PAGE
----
I was looking up information about probiotic diets one afternoon when I came upon the Wikipedia page for Skin Flora and an image on the page caught my eye. It was an image of a man and the types of bacteria that grow on skin on different parts of the body. One of the types of bacteria was familiar — it was the same type we put in the milk to make our washed rind, Tobasi!
Corynebacteriae. It’s in the crevice of your nose, in your groin (inguinal crease), your belly button (umbilicus), and your “toe web space.” It’s also what contributes to the beige-red color (Law, Tamime) of the rind of washed rind or smear-ripened cheeses.
While in utero, a human fetus is sterile. It is not until the mother’s water breaks and the baby is being pushed through the birth canal that bacteria is introduced to the baby’s skin. Later, handling and feeding the newborn will contribute to the bacterial population and while we’ve established most of our bacteria in the first 48 hours of our life, our environment will continue to shape us.
Smear-ripened cheese requires a lot of different kinds of microbes for flavor, color, and rind and paste development. (gooey texture? caused by microbes!) Microbes are purposefully added to the milk during the cheesemaking process and/or colonize the cheese from ambient air. You may call cheesemakers the mothers of the cheeses we make 🙂
Due to lactic acid in sweat and produced by skin bacteria, superficial layers of the skin are naturally acidic (pH 4-4.5) . At this pH mutualistic flora such as Staphylococci, Micrococci, Corynebacterium and Propionibacteria grow (Lambers et al.) (Some of you turophiles may find that last one familiar as well). This is about the same pH that we want our Tobasi, our washed-rind cheese, to be when it is ready to be put in the aging room to begin rind development so the rind is hospitable to grow the desired bacteria.
But no, they are not the same bacteria. Same genus, different species.
According to one study done on dogs, (who seem to have similar corynebacteria species as humans) skin harbors Corynebacterium humireducens, Corynebacterium diphtheriae, Corynebacterium pseudotuberculosis and Corynebacterium ulcerans. (Frischmann et al.) and Corynebacterum Casei grows on cheese. How closely related are they? Check out the phylogenetic tree below —
When selling cheese people inevitably ask me what the rind is made of and if can they eat it – a valid question and one that I delight in answering. Upon hearing the answer many people cannot keep from wrinkling up their nose when they hear that the rind is bacteria (or mold). But it’s all over you too, microbeface!
According to an article that a friend sent me about making cheese from the bacteria on human bodies, scientists found that “about 25 percent of the fungi and 60 percent of the bacteria found in these microbial cheese communities were not those introduced by the cheesemakers to create the cheese.” – but where did these bacteria come from? (Fessenden)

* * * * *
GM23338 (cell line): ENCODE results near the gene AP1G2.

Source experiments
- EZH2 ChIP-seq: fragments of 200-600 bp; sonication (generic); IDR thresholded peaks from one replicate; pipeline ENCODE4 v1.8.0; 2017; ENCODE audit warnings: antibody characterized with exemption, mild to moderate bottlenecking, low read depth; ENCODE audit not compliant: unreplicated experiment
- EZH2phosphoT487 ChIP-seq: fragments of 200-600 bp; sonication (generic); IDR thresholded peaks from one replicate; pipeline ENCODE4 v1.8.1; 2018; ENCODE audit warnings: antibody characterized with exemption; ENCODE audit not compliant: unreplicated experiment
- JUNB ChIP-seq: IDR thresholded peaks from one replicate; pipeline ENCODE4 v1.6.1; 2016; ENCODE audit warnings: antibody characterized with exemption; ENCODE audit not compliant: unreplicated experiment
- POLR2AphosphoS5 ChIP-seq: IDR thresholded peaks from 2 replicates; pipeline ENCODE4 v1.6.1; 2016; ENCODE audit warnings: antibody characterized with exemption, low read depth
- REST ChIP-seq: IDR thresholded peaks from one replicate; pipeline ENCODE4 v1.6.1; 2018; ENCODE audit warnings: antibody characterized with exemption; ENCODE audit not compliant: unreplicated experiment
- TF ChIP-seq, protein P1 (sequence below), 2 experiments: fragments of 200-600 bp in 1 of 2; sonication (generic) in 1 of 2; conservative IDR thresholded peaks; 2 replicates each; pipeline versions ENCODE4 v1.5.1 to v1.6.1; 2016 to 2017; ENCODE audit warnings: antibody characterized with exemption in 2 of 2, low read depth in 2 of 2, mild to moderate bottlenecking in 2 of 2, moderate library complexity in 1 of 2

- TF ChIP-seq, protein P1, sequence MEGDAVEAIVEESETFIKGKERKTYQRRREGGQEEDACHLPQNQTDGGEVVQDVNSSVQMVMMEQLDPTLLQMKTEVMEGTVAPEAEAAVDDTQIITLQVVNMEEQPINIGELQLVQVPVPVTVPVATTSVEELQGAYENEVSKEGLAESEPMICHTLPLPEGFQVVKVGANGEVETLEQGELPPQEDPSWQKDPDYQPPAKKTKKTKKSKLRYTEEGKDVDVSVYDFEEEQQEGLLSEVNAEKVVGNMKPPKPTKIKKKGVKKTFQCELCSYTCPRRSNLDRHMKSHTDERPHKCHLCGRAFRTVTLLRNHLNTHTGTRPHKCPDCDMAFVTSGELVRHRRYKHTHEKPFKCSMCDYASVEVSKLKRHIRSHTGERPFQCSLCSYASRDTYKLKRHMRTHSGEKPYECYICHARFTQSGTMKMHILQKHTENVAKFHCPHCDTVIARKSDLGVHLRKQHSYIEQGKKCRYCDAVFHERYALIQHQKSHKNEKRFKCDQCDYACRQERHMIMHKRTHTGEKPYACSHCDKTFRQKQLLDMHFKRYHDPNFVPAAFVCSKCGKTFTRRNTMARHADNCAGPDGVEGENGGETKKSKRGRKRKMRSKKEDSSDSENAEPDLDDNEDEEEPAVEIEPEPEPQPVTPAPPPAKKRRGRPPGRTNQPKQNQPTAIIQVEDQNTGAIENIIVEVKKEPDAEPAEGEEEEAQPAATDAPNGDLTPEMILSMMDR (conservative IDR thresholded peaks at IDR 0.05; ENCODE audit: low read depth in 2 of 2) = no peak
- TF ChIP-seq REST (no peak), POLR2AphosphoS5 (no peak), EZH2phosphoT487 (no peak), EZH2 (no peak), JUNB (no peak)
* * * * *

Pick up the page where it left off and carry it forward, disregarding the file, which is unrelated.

“Some may have washed in with the salty brine used to age the cheese. Others were present in the milk itself. Still others may have come from the cheesemaker’s hands. Yup, eating “normal” cheese already includes microbes that live on humans.” ~ Christina Agapkis, microbiologist UCLA
It seems that you truly are what you eat!
Marissa Fessenden. How to Make Cheese Using the Microbes on your Feet. The Daily Dot. July 22, 2014 Last Accessed: 08/02/2014 http://www.dailydot.com/geek/foot-bacteria-cheese-project/
Kenneth Todar, pHD. The Normal Bacteria Flora of Humans (page 3). Todar’s Online Textbook of Bacteriology. 2008-2012 Last Accessed: 08/02/2014 http://www.textbookofbacteriology.net/normalflora_3.html
Djossou F, Bézian MC, Moynet D, Le Flèche-Matéos A, Malvy D. Corynebacterium mucifaciens in an immunocompetent patient with cavitary pneumonia. BMC Infect. Dis. (2010) Last Accessed: 08/02/2014 http://openi.nlm.nih.gov/detailedresult.php?img=3009641_1471-2334-10-355-3&req=4
Get Culture. Corynebacteria. (2012) Last Accessed: 08/02/2014 https://www.getculture.com/Corynebacteria/
H. Lambers, S. Piessens, A. Bloem, H. Pronk and P. Finkel. Natural skin surface pH is on average below 5, which is beneficial for its resident flora. International Journal of Cosmetic Science. Volume 28, Issue 5, pages 359–370, October 2006. Last Accessed: 08/02/2014 http://onlinelibrary.wiley.com/doi/10.1111/j.1467-2494.2006.00344.x/abstract;jsessionid=53C216F0A3096869D93068A3F8C3263B.f02t03
Darryl Leja. Skin Microbiome. National Human Genome Research Institute. Last Accessed 08/02/2014: http://www.genome.gov/dmd/img.cfm?node=Photos/Graphics&id=85320
Barry A. Law, A. Y. Tamime eds. Technology of Cheesemaking 2nd ed. Wiley-Blackwell. Last Accessed 08/02/2014 http://books.google.com/books?id=Turm77IMxnUC&pg=RA1-PT156&lpg=RA1-PT156&dq=Corynebacteriae+cheese&source=bl&ots=r6xrF3gyp0&sig=9gfU0WI_lWT9-YzgiKN5GSEC5rE&hl=en&sa=X&ei=dBDUU5KPKZSyyASZv4DYBQ&ved=0CEgQ6AEwBw#v=onepage&q=Corynebacteriae&f=false
Patrick F. Fox, Paul L. H. McSweeney, Timothy M. Cogan, Timothy P. Guinee eds. Cheese: Chemistry, Physics, and Microbiology: General Aspects, 3 ed. Vol. 1. 2004 Elsiver. Last Accessed 08/02/2014: http://books.google.com/books?id=a95C5Nza5_EC&pg=PA197&lpg=PA197&dq=Corynebacteriae+cheese&source=bl&ots=dhTBgImeTz&sig=e34ORx1DYYP6ATlaA5Q6J5DXTl4&hl=en&sa=X&ei=dBDUU5KPKZSyyASZv4DYBQ&ved=0CEoQ6AEwCA#v=onepage&q=Corynebacterium&f=false
Frischmann A, Knoll A, Hilbert F, Zasada AA, Kämpfer P, Busse HJ. Corynebacterium epidermidicanis sp. nov., Isolated from Skin of a Dog. Int J Syst Evol Microbiol. 2012 Sep;62(Pt 9):2194-200. doi: 10.1099/ijs.0.036061-0. Epub 2011 Nov 11. Last Accessed 08/02/2014 http://www.ncbi.nlm.nih.gov/pubmed/22081710